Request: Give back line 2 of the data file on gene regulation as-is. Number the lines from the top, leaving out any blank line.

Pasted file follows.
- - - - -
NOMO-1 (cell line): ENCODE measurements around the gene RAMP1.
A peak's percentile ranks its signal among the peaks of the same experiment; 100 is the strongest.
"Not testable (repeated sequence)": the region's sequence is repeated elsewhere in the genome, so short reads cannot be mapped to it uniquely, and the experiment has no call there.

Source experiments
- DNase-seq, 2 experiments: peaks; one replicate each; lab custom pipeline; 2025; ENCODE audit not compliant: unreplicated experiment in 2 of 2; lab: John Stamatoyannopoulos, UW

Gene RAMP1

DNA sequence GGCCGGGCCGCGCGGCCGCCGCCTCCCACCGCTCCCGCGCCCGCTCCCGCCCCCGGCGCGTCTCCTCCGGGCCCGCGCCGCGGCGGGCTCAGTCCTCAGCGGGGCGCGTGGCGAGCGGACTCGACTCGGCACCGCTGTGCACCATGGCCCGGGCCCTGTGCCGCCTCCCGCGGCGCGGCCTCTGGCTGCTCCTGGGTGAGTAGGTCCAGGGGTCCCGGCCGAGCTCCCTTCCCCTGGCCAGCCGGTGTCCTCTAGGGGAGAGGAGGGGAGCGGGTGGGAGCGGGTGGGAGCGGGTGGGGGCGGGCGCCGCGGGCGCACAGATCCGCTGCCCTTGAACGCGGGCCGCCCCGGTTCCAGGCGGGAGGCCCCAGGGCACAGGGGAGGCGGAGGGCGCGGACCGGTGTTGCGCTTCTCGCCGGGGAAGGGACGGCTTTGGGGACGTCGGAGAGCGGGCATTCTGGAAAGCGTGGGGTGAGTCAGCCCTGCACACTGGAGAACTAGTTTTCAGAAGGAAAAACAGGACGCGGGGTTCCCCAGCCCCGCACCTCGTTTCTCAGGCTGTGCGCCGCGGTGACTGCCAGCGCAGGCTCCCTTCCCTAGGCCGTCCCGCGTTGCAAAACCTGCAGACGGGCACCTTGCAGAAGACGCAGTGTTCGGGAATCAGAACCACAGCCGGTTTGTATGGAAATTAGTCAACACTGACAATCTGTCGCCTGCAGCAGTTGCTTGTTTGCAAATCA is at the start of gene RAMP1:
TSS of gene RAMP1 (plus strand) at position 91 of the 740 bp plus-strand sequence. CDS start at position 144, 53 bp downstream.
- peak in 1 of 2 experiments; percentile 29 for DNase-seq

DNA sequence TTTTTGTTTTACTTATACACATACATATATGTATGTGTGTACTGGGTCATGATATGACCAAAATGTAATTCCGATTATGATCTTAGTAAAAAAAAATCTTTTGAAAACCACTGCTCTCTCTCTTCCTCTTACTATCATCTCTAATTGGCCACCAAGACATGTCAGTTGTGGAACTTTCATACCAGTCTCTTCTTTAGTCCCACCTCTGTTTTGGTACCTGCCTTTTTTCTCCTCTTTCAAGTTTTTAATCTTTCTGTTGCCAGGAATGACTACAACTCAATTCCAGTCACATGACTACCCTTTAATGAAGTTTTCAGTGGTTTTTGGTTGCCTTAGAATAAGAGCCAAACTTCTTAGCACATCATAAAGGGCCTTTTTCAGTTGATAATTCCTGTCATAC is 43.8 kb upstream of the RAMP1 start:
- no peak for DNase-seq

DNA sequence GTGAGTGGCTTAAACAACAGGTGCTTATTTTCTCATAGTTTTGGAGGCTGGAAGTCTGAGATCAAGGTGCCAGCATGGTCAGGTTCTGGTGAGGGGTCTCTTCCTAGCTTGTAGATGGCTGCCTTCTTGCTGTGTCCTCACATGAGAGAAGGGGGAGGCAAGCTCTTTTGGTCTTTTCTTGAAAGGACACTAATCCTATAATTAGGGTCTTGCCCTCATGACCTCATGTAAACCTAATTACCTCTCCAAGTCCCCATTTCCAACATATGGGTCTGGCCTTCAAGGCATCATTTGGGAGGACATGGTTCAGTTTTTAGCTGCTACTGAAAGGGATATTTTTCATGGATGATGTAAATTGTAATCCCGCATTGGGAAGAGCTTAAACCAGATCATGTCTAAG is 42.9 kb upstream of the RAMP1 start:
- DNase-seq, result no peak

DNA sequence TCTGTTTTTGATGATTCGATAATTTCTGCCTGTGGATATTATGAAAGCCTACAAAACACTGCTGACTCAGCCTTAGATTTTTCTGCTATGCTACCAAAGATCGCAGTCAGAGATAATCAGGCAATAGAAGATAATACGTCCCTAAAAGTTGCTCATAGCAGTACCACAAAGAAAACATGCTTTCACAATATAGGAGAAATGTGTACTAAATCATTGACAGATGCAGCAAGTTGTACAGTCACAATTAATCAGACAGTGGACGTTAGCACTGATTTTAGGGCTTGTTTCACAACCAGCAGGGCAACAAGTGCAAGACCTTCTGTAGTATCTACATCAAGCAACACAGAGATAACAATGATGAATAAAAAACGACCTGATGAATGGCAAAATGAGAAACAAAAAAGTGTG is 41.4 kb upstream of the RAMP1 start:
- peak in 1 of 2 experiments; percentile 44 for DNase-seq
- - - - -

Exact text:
A peak's percentile ranks its signal among the peaks of the same experiment; 100 is the strongest.